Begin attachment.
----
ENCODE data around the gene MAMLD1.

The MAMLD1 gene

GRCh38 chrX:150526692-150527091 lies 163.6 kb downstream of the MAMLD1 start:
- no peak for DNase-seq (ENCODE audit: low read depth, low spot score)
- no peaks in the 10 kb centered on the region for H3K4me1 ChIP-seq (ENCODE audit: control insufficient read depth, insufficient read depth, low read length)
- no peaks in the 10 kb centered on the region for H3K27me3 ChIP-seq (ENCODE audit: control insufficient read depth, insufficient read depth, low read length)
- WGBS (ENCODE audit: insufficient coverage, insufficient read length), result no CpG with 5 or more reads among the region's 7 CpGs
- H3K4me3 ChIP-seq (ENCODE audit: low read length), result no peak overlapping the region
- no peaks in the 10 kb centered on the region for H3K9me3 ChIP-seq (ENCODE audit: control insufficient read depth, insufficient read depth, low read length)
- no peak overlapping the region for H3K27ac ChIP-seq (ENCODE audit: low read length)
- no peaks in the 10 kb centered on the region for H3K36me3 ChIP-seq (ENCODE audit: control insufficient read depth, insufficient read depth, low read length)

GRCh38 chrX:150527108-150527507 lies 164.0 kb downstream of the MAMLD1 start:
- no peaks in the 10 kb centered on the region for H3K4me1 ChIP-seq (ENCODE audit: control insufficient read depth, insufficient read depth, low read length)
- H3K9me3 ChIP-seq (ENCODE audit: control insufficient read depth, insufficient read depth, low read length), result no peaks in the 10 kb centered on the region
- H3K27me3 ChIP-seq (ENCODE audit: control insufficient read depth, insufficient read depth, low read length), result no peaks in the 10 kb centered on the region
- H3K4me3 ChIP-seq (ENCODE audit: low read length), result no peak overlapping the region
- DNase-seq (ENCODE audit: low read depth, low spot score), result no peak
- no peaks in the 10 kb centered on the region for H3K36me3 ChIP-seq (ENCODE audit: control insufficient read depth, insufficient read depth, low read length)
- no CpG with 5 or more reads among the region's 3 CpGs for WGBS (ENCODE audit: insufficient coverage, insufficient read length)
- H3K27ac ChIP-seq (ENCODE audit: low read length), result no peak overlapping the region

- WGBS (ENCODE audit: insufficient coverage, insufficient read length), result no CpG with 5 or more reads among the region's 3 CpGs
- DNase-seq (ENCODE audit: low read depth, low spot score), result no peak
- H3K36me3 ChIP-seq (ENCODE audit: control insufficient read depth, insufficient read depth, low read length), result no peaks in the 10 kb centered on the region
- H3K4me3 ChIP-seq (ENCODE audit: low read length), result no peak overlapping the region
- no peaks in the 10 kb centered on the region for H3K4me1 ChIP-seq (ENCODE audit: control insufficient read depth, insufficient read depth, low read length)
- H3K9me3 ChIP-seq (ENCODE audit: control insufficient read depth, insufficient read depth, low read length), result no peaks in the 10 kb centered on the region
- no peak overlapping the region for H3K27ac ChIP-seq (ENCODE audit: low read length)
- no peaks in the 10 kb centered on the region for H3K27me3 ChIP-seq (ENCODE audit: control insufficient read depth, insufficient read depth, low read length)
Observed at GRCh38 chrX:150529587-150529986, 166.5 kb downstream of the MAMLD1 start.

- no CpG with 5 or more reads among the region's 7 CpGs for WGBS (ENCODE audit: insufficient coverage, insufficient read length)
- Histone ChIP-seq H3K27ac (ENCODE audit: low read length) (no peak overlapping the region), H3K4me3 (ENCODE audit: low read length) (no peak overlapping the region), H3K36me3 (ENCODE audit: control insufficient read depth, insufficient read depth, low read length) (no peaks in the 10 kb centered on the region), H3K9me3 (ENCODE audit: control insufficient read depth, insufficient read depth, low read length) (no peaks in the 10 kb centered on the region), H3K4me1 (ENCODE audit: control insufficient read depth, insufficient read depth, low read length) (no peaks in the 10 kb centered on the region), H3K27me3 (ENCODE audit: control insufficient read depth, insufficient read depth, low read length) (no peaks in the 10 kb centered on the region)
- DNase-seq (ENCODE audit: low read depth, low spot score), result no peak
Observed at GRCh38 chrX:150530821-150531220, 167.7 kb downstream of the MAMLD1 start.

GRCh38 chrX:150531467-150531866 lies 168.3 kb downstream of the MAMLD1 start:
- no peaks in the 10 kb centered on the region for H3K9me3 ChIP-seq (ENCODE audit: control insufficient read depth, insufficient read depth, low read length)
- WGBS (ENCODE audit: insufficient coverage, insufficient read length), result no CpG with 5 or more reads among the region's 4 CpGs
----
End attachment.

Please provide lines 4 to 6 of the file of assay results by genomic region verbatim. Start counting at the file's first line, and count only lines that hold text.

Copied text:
- no peak for DNase-seq (ENCODE audit: low read depth, low spot score)
- no peaks in the 10 kb centered on the region for H3K4me1 ChIP-seq (ENCODE audit: control insufficient read depth, insufficient read depth, low read length)
- no peaks in the 10 kb centered on the region for H3K27me3 ChIP-seq (ENCODE audit: control insufficient read depth, insufficient read depth, low read length)